Bob owns 10% of Pawbear, an S Corporation that does commercial landscaping design and installation. He started the business in January, 2006, along with 5 other shareholders, including a married couple, Mr. and Mrs. Indelible. The Indelibles own a controlling interest in the corporation and take care of all the administrative duties, including the accounting and tax planning and compliance.
Pawbear made a profit for the last quarter of 2006, but it has a loss for the year as a whole. Bob is looking forward to writing off the loss against the salary income he received from the corporation.
Sitting across the table from me in my office at the end of 2006, Bob is not at all happy as I tell him the bad news: he can only write off losses from the S Corporation if he has a basis in the corporation — in other words an investment in the company in the form of cash or other assets (unfortunately, sweat equity does not add to basis).
"But I put in more than $10,000 cash when we first started out. That should count as my basis, shouldn´t it?"
"It should, yes. But it looks like you had distributions of $11,200 during the year. See here?" I point to the equity section of the corporation´s balance sheet. "Those distributions have dropped your basis back down to zero." I flip to the detailed general ledger. "What were these checks for, Bob?"
"This one in March is for when we had to get the truck repaired, and I picked it up at the shop and gave them one of my personal checks. The corporation reimbursed me "?¦ and let´s see "?¦ this one was for a new string edger I picked up, and these smaller ones were for things like gas, water for the crew, that sort of thing "?¦"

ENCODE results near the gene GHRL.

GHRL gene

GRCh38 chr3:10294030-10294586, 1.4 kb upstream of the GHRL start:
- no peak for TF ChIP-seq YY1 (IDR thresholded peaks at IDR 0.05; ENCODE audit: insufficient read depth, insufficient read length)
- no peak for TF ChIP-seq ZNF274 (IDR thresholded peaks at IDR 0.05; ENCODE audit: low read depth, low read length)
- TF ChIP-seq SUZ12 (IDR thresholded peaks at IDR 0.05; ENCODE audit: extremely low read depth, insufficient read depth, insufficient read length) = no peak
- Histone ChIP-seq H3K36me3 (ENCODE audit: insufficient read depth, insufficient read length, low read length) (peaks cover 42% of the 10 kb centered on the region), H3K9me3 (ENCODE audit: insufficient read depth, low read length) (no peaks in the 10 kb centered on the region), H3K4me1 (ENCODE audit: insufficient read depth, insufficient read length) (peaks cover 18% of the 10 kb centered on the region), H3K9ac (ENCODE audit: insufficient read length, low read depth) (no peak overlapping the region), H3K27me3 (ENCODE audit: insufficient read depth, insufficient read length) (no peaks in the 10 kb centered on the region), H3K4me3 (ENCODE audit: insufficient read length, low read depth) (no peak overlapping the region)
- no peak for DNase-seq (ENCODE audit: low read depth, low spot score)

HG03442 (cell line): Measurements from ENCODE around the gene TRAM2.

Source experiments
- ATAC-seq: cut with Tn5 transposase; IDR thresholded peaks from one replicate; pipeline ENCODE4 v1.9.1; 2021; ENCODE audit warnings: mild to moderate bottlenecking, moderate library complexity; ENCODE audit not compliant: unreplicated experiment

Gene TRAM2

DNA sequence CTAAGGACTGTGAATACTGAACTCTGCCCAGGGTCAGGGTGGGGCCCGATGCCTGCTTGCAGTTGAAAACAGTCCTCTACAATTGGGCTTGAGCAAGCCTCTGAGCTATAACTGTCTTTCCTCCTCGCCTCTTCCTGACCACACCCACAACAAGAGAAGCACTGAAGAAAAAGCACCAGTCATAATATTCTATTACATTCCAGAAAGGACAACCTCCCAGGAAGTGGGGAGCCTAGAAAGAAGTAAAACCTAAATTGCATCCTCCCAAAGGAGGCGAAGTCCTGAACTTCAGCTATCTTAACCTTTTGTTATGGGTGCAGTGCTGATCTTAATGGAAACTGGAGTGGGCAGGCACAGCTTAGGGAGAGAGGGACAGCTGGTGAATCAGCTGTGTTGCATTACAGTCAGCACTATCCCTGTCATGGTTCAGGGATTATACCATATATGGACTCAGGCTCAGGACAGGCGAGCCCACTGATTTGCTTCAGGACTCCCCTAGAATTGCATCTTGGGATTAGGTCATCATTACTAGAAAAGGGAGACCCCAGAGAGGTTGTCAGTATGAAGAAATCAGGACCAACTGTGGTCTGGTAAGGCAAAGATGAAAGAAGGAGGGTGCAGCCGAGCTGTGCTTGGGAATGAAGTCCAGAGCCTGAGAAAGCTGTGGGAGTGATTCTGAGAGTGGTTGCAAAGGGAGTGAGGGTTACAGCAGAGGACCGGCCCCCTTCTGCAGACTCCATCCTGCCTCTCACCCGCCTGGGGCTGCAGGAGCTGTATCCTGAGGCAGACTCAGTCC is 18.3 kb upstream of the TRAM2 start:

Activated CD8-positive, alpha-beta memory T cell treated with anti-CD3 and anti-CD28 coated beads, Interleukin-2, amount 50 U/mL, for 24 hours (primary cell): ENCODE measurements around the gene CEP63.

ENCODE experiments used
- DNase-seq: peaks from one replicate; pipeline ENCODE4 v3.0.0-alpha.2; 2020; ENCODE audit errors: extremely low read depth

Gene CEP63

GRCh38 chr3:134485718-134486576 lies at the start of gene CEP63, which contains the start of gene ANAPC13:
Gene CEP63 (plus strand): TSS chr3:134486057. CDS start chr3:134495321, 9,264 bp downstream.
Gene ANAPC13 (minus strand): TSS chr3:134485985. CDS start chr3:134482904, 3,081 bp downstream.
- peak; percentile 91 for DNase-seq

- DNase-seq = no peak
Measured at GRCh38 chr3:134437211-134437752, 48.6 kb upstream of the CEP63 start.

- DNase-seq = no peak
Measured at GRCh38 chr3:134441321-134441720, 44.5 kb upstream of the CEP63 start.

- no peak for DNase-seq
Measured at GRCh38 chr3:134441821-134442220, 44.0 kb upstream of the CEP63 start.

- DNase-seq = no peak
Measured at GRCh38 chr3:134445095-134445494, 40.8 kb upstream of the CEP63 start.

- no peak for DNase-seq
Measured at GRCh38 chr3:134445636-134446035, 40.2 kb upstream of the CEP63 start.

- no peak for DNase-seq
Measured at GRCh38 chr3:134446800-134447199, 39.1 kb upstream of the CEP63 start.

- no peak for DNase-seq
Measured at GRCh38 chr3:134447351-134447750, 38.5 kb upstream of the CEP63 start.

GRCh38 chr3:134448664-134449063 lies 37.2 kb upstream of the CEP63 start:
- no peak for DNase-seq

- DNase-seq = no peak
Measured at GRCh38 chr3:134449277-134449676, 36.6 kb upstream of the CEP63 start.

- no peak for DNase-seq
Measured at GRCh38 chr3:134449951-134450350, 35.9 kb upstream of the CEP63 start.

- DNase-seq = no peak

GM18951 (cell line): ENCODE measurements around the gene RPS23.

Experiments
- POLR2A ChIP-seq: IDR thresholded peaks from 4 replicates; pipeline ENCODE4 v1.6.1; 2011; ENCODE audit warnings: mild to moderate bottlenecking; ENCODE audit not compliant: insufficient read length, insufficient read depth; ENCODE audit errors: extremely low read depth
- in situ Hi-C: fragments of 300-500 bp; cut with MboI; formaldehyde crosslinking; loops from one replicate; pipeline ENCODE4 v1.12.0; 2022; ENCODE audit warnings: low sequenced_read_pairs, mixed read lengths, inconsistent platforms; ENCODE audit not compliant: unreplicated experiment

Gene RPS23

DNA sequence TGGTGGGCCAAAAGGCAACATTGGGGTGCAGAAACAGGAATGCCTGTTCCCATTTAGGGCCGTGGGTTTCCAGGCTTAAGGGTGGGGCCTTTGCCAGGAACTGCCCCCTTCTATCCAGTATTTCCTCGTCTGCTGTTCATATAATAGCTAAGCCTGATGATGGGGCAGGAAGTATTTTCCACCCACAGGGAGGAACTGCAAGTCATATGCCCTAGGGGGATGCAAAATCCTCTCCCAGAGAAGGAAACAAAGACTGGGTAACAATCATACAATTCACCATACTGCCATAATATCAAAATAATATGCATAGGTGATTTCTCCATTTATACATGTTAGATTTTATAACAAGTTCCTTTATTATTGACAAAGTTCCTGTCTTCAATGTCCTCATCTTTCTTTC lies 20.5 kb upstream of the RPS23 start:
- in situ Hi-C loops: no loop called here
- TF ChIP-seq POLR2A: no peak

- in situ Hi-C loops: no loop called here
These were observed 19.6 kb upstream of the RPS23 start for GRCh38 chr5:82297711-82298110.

"Ah! These should have been booked as reimbursements, not distributions of capital. If all of these checks were reimbursements for out-of-pocket corporate expenses, and not distributions of capital, you´ll have plenty of basis to support your share of the loss. In addition to leaving you with your basis intact, correctly recording these checks will increase the corporation´s taxable loss."
I told Bob that what he needed to do was to point out the mistake to the Indelibles and ask them to make sure the problem was corrected when the 2006 tax return was prepared. Unfortunately, it isn´t always that easy. What if the Indelibles refuse to make the changes? What if Bob had not discovered the problem until after the Pawbear´s tax return had been completed and filed and the Indelibles did not want to amend the corporate return?
Bob can report the correct amounts on his individual income tax return and use Form 8082, Notice of Inconsistent Treatment or Administrative Adjustment Request to explain why the numbers on his return are inconsistent with the numbers shown on the
K-1 he got from Pawbear. Form 8082 can be downloaded from the IRS website.